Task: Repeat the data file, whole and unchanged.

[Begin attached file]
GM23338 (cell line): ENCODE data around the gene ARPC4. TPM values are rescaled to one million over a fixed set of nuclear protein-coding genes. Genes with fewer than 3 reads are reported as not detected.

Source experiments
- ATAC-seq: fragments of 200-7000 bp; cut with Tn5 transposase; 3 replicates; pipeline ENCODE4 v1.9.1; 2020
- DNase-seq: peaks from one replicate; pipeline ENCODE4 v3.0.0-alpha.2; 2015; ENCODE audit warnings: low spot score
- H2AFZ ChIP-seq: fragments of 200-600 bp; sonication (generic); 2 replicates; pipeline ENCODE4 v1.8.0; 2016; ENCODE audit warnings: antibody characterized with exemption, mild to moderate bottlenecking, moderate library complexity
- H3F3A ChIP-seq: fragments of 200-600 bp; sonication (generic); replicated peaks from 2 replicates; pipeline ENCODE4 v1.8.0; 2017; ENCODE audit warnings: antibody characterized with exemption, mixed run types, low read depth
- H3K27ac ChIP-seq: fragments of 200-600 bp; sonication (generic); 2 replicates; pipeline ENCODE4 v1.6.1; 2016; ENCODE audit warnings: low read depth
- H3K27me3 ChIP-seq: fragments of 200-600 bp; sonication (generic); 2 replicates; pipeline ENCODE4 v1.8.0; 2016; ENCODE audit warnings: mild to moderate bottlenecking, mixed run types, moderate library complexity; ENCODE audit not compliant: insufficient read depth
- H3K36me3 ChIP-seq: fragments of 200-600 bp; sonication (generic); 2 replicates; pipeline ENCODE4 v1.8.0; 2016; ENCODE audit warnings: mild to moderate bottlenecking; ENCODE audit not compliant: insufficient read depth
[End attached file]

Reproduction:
GM23338 (cell line): ENCODE data around the gene ARPC4. TPM values are rescaled to one million over a fixed set of nuclear protein-coding genes. Genes with fewer than 3 reads are reported as not detected.

Source experiments
- ATAC-seq: fragments of 200-7000 bp; cut with Tn5 transposase; 3 replicates; pipeline ENCODE4 v1.9.1; 2020
- DNase-seq: peaks from one replicate; pipeline ENCODE4 v3.0.0-alpha.2; 2015; ENCODE audit warnings: low spot score
- H2AFZ ChIP-seq: fragments of 200-600 bp; sonication (generic); 2 replicates; pipeline ENCODE4 v1.8.0; 2016; ENCODE audit warnings: antibody characterized with exemption, mild to moderate bottlenecking, moderate library complexity
- H3F3A ChIP-seq: fragments of 200-600 bp; sonication (generic); replicated peaks from 2 replicates; pipeline ENCODE4 v1.8.0; 2017; ENCODE audit warnings: antibody characterized with exemption, mixed run types, low read depth
- H3K27ac ChIP-seq: fragments of 200-600 bp; sonication (generic); 2 replicates; pipeline ENCODE4 v1.6.1; 2016; ENCODE audit warnings: low read depth
- H3K27me3 ChIP-seq: fragments of 200-600 bp; sonication (generic); 2 replicates; pipeline ENCODE4 v1.8.0; 2016; ENCODE audit warnings: mild to moderate bottlenecking, mixed run types, moderate library complexity; ENCODE audit not compliant: insufficient read depth
- H3K36me3 ChIP-seq: fragments of 200-600 bp; sonication (generic); 2 replicates; pipeline ENCODE4 v1.8.0; 2016; ENCODE audit warnings: mild to moderate bottlenecking; ENCODE audit not compliant: insufficient read depth